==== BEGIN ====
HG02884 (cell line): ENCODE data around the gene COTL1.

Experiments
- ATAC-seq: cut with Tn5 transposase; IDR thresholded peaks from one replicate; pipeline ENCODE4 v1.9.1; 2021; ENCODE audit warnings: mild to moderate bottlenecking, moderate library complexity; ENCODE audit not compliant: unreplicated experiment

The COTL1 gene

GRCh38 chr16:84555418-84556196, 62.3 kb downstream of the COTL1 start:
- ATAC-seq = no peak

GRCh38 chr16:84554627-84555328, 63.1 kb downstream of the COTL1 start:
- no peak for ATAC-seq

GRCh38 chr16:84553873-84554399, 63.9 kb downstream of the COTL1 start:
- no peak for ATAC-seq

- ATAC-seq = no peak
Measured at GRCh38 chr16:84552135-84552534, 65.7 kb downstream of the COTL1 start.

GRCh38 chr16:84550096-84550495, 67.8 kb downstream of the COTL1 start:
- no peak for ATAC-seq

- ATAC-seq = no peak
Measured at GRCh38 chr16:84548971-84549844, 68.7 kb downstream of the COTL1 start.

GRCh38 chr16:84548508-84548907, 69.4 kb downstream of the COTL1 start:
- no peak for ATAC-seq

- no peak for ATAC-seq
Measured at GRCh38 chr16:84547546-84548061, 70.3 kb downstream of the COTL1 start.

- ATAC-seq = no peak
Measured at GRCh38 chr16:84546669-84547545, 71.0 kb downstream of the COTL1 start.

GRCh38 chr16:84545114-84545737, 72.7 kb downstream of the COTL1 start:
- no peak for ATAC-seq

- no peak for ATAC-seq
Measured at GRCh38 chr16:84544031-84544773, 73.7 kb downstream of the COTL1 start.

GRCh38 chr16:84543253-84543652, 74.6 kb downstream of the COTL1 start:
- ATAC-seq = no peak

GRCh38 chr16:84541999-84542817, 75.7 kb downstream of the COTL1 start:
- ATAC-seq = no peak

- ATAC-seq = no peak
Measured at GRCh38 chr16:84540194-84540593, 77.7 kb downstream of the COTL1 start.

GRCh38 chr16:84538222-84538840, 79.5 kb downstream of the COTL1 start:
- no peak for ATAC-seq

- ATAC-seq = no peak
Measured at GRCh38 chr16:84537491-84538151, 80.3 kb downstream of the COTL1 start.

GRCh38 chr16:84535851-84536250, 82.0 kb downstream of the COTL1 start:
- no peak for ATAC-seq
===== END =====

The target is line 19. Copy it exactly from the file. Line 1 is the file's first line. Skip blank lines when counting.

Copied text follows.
- no peak for ATAC-seq